These reductionist labels are not what I would use to describe these courageous women and if it were up to me, I would get rid of them all together but it is these very same labels that, depending on the person’s affiliation, are automatically stamped next to the names of those who are detained, tortured or killed in Egypt. Had it been under different circumstances, perhaps this small detail would not have mattered but alas, the events taking place in Egypt today do not exist in a vacuum. All the connotations associated with both labels are immediately attributed to the individual in question so that the issue is no longer about the injustice suffered but rather how compatible a certain set of views is with our own and whether the person who holds those views is worthy of our sympathy or not as a result. These labels have also been used as a sort of benchmark by many, consciously or unconsciously, to gauge the amount of attention and support they should give to a particular individual or cause with the underlying message being this: if they’re an ‘Islamist’, it doesn’t matter but if they’re a ‘liberal’ it does. The term ‘Islamist’ has also been used as a tool to diss and dismiss the activism of certain groups in relation to others, with the term often being used to paint a wide swath of opposition groups with the same brush. There’s no malicious intent or grand conspiracy behind this, of that I am sure. But the level at which we have internalised these labels and they way in which we project this in our activism and general discourse is disturbing, to say the least.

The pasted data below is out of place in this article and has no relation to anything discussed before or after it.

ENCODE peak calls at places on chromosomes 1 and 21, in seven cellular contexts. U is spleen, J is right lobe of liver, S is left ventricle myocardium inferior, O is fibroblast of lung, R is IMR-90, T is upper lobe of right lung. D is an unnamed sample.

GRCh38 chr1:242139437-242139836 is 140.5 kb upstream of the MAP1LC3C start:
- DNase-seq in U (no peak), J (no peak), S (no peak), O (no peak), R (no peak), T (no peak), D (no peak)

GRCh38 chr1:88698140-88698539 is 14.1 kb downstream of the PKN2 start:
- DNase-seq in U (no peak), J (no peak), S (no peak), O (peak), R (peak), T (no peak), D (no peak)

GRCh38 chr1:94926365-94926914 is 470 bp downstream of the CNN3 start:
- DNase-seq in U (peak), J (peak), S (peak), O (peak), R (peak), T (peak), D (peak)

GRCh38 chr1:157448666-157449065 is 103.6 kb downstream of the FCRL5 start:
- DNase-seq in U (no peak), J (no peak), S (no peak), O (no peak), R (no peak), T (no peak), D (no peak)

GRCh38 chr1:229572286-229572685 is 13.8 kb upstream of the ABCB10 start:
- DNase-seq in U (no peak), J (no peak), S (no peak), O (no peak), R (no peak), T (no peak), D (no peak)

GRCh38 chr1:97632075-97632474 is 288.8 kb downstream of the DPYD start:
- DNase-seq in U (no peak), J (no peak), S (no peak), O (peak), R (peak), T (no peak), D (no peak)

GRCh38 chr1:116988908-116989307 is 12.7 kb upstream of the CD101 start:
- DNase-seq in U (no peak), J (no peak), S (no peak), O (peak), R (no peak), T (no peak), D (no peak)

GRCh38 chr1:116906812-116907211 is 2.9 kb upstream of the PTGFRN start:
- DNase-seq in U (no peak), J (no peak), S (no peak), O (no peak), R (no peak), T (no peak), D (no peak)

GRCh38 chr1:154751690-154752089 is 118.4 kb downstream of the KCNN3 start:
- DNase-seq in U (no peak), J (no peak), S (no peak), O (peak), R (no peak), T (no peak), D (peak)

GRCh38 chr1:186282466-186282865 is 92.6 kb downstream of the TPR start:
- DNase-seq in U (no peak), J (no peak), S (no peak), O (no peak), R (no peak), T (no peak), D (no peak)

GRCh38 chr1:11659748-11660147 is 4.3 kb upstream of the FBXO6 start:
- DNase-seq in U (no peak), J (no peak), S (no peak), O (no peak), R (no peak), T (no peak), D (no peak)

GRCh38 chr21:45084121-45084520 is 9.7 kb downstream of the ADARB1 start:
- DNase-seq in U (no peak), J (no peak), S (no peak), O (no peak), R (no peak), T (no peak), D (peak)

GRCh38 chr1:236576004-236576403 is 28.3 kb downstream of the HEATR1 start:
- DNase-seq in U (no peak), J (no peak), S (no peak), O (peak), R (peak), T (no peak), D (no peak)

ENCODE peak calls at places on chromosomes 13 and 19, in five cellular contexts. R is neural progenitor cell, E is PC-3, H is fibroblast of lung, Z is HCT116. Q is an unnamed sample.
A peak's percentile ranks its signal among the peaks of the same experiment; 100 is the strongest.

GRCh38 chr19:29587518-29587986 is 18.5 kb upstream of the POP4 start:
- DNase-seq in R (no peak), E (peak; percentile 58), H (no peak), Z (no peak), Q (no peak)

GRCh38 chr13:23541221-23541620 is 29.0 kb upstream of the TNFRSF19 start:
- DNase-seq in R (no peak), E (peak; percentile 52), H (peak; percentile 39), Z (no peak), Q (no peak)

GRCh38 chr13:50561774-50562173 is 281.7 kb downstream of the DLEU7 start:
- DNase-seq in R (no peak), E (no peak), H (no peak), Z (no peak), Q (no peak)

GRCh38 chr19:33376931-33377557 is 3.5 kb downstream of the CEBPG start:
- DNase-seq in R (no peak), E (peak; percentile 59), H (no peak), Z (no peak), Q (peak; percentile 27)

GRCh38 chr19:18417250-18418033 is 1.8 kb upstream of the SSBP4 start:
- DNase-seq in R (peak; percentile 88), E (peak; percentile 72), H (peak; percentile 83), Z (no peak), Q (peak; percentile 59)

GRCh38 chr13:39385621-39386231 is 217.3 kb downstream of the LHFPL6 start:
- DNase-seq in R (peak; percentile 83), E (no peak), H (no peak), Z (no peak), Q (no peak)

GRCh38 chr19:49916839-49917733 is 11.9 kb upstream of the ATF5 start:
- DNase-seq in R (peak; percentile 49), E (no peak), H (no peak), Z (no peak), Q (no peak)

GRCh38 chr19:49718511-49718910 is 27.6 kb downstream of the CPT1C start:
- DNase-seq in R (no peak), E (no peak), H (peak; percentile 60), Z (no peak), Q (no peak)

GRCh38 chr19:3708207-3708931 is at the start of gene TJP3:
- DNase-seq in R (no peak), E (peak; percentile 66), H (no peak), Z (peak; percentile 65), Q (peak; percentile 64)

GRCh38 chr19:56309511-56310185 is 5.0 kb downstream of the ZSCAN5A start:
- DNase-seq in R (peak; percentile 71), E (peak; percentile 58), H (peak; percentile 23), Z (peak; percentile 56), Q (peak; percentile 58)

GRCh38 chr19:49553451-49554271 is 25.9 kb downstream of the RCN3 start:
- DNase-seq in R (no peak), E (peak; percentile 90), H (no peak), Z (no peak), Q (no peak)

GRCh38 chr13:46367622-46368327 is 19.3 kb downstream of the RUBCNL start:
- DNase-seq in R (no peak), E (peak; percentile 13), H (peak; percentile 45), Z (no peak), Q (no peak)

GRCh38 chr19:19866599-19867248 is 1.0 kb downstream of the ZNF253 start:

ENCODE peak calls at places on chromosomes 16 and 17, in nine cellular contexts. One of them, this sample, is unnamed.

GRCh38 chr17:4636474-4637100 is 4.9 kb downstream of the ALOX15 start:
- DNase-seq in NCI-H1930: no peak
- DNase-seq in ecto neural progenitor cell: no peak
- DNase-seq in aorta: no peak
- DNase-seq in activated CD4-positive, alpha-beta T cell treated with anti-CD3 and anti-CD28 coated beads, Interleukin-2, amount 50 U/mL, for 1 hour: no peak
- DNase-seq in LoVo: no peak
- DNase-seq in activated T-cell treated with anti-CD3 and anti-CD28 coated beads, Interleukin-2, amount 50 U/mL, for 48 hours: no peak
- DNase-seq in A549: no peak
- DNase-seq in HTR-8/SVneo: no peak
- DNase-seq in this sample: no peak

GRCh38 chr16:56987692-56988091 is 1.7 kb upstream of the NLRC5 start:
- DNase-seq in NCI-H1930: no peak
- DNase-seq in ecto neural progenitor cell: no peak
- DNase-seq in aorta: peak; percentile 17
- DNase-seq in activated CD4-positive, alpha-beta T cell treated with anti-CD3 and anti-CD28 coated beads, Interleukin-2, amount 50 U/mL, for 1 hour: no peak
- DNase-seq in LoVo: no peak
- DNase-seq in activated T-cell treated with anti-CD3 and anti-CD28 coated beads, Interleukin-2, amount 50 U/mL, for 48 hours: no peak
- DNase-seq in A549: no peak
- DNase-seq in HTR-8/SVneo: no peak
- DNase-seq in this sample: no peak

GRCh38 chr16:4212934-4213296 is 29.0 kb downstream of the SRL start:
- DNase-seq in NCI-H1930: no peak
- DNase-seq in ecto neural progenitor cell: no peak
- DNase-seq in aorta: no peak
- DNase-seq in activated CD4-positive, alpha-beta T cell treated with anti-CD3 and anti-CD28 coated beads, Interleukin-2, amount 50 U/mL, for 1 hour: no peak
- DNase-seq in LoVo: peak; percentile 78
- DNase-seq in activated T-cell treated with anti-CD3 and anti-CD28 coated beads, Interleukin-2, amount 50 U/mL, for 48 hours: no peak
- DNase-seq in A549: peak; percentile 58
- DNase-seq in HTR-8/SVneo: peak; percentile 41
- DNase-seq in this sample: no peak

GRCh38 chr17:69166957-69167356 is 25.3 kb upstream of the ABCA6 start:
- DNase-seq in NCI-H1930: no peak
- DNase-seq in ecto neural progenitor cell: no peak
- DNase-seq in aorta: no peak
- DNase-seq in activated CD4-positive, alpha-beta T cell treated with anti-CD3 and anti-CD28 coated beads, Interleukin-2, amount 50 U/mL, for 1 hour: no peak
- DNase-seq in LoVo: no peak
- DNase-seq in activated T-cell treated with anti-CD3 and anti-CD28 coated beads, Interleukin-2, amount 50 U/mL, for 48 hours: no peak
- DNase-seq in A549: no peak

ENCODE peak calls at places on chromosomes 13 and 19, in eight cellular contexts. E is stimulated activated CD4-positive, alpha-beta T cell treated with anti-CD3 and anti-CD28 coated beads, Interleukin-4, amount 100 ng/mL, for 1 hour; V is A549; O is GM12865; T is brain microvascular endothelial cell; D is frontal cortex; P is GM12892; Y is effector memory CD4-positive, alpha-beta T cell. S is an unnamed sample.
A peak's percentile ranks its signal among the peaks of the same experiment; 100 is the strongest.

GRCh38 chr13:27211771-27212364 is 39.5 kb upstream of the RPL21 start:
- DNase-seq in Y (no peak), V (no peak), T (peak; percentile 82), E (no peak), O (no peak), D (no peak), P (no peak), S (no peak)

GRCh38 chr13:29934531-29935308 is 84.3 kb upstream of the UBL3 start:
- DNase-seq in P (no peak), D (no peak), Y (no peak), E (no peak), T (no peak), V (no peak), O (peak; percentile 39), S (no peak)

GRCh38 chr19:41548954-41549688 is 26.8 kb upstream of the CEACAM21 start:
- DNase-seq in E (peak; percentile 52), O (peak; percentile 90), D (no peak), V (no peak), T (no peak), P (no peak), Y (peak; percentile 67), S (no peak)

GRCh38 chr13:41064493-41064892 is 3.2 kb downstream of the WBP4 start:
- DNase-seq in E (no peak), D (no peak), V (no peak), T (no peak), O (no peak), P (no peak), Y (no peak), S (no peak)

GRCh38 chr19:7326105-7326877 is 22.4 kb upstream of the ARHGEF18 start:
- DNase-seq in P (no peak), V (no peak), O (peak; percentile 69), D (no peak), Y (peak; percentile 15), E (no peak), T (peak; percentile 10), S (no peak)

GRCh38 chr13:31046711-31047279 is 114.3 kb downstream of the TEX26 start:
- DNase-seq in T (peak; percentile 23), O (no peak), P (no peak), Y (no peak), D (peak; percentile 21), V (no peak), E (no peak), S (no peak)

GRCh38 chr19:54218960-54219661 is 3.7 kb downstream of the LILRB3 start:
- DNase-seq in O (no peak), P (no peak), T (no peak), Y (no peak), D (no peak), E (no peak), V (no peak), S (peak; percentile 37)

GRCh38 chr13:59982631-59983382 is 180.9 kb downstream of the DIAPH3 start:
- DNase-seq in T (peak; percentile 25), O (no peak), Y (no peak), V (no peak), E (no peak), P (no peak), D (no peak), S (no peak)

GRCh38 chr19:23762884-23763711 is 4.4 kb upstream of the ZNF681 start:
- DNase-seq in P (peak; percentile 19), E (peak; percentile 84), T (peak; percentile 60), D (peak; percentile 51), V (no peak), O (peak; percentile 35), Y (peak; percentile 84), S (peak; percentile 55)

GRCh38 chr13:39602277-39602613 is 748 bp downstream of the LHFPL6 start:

Last year whilst researching a number of Human Rights violations in Egypt, I came across one particularly significant case of minors being tortured in detention, which I was told needed urgent attention. I called the parents of the detained children, some of them as young as 14, to get more details and I was pelted with one harrowing story after another. Many of the children had been verbally and physically abused, beaten by the prison guards and made to share cells with adults. They had food and water taken away from them and their personal items were confiscated. One of the children had allegedly been raped but was threatened that, should he speak out, he would be raped again. His father denied this when I asked him, but all the other parents told me that he was staying silent to protect his son.